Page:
Condominium Corporations Should Be Cautious When Liening for Chargebacks
The CCI-T Legislative Committee would like to bring to members' attention a recent court decision Amlani v. York Condominium Corp. No. 473. The Amlani case will be of significant interest to condominium corporations and condominium managers who rely on indemnification clauses to claim costs of enforcement from unit owners. While this case was decided on its particular facts, below (and on the wording of the particular indemnification clause in that corporation's declaration), it arguably has broader application to other corporations' declarations and indemnification clauses. We suggest that condominium corporations and condominium managers seek legal advice from the corporation's counsel about the impact of this decision on any corporation's particular circumstances.
In this matter, the court considered the question of whether a lien based on a chargeback was valid. The unit owner, Mr. Amlani, smoked in his unit, and the corporation received complaints about the smell of smoke from the occupants of neighbouring units. At the time he purchased his unit, the corporation’s governing documents did not prohibit smoking in the units, but did contain a general provision prohibiting the creation of any nuisance that disturbed other residents’ enjoyment of their respective units; and later, during his ownership of the unit, the corporation did pass a non-smoking rule but refused to grandfather him. The corporation engaged its lawyers to write to Mr. Amlani to secure his compliance, and in response Mr. Amlani moved out of the unit (though he retained ownership of same) and rented same to a tenant.
Despite Mr. Amlani moving out of the unit (and thereby ceasing smoking in the unit), the corporation persisted with its efforts to obtain his compliance, including sending further notices and scheduling a mediation. The corporation then added its legal costs (approximately $25,000) to Mr. Amlani’s common expenses, relying on the indemnification provision in the corporation’s declaration, and registered a lien. After the corporation delivered notice that it intended to sell the unit to enforce the lien, Mr. Amlani brought this application to seek a discharge of the lien.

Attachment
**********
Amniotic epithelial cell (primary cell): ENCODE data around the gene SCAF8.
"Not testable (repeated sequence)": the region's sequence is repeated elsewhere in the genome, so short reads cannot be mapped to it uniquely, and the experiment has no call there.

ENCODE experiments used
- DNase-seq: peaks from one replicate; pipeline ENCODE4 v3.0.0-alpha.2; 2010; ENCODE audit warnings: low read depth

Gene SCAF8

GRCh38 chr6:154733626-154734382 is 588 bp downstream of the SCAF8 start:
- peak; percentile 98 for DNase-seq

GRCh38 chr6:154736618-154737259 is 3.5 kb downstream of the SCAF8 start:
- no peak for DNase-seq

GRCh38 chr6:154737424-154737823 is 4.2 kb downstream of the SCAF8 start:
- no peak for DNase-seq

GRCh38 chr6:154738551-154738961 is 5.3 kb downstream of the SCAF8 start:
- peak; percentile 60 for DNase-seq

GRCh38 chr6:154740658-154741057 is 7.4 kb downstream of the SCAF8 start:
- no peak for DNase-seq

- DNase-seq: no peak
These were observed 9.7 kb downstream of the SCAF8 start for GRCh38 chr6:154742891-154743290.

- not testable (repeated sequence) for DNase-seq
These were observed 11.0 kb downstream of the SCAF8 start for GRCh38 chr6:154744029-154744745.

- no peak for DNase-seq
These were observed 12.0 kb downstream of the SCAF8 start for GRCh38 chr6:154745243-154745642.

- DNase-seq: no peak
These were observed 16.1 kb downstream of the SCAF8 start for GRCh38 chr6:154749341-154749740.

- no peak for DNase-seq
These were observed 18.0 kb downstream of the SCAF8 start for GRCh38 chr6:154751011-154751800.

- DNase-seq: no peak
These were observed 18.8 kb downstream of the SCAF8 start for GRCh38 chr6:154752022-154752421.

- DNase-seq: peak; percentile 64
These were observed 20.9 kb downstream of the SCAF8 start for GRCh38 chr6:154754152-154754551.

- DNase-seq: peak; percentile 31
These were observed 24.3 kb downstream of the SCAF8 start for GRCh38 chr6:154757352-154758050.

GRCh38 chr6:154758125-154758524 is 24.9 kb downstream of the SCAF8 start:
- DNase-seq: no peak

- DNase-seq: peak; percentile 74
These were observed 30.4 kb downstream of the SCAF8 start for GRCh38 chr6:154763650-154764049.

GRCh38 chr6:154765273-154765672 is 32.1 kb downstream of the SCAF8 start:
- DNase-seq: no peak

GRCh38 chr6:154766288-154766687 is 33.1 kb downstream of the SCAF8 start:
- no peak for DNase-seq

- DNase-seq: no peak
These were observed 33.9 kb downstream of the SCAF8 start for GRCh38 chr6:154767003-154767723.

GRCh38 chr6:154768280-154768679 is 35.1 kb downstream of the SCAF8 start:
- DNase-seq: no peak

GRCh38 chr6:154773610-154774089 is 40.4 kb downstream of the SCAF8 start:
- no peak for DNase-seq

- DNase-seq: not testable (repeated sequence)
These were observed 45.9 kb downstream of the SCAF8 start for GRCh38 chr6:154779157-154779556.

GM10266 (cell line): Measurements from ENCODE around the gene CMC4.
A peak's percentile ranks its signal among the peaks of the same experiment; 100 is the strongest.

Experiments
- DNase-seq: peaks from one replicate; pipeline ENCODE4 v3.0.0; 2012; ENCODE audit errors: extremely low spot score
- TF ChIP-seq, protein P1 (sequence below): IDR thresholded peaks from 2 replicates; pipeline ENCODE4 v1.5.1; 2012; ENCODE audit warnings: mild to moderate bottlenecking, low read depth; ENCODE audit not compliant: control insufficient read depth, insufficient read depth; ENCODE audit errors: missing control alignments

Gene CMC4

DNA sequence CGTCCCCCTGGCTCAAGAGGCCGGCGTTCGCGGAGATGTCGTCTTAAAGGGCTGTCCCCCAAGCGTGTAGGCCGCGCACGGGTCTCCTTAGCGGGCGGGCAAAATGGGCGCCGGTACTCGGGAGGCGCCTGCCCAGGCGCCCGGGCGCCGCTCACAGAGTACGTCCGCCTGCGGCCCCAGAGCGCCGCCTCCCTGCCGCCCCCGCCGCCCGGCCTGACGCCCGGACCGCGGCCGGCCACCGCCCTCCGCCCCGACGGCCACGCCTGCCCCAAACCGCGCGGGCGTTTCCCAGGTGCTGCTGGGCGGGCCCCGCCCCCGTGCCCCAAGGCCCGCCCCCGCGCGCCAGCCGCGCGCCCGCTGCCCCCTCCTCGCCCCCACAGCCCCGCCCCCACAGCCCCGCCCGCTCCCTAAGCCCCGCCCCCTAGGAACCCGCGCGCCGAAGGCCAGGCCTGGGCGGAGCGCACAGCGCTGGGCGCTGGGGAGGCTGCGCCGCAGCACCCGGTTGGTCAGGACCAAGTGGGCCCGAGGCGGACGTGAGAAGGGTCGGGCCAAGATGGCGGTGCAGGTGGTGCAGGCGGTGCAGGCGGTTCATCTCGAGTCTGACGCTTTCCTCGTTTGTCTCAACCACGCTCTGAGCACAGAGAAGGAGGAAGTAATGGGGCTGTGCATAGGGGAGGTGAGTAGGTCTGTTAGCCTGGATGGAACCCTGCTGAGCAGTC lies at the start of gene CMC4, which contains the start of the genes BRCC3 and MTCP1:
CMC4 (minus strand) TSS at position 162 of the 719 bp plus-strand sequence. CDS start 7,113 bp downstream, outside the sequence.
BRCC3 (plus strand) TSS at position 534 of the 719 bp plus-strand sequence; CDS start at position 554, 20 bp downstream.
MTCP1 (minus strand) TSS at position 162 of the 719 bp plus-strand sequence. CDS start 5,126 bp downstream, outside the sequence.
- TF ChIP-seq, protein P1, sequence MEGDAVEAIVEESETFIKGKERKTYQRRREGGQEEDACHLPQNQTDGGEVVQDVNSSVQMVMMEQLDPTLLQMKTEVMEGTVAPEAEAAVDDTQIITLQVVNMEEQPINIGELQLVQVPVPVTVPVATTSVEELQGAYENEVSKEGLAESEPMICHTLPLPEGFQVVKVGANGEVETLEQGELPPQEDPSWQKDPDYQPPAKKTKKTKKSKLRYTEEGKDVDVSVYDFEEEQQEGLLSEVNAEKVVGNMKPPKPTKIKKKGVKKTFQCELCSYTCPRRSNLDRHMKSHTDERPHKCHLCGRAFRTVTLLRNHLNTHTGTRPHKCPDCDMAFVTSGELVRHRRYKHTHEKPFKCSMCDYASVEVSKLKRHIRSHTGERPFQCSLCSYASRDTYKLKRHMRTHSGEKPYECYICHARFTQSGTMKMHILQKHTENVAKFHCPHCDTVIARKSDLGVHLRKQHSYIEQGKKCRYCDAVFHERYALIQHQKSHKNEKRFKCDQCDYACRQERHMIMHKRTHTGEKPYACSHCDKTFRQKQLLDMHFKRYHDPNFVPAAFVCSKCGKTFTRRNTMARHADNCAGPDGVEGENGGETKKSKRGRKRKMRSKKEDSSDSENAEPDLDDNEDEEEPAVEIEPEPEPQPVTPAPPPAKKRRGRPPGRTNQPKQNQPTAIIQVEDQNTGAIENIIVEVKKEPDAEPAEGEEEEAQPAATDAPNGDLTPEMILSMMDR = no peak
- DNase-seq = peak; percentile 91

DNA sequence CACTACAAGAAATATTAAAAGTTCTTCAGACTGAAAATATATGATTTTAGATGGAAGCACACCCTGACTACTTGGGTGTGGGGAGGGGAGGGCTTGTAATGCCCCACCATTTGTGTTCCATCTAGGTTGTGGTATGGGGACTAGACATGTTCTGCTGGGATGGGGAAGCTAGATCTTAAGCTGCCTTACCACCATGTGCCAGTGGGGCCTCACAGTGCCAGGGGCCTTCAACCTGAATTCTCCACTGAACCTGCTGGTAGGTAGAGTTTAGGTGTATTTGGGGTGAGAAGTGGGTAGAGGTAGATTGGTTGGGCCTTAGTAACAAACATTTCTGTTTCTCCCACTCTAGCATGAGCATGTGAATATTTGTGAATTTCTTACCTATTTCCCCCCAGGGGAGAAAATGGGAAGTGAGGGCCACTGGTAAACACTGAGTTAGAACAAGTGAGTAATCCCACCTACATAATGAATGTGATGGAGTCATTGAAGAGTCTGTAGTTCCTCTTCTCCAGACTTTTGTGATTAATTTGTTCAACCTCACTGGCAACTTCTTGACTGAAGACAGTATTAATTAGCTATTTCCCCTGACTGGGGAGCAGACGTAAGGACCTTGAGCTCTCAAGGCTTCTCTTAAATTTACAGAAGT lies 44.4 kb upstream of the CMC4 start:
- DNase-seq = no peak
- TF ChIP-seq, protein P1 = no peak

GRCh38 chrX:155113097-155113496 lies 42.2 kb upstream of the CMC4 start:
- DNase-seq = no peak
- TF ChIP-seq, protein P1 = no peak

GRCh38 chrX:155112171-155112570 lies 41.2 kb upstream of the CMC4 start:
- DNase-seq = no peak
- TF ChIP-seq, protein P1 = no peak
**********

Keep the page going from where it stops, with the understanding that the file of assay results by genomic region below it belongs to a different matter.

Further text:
After reviewing the evidence and the applicable law, the court concluded that the corporation was not entitled to add these amounts to Mr. Amlani’s common expenses because these amounts were claimed as the costs of obtaining Mr. Amlani’s compliance, and subsection 134(5) of the Act only permits such costs to be added to an owner’s common expenses in circumstances where the corporation has obtained an order under that section. To the extent that the indemnification provision in the corporation’s declaration provided otherwise, it was inconsistent with the Act and therefore of no effect. As such, the court held that the corporation was not entitled to claim these amounts from Mr. Amlani, and ordered that the lien be discharged. In a subsequent decision, the court awarded Mr. Amlani costs of the application in the amount of $83,340.00, holding that the corporation had acted unreasonably in pursuing the lien.
The corporation appealed to the Divisional Court. The appeal was heard on June 26, 2020, and we understand that the appeal was dismissed by the Divisional Court that day (though it has not yet released its reasons for decision).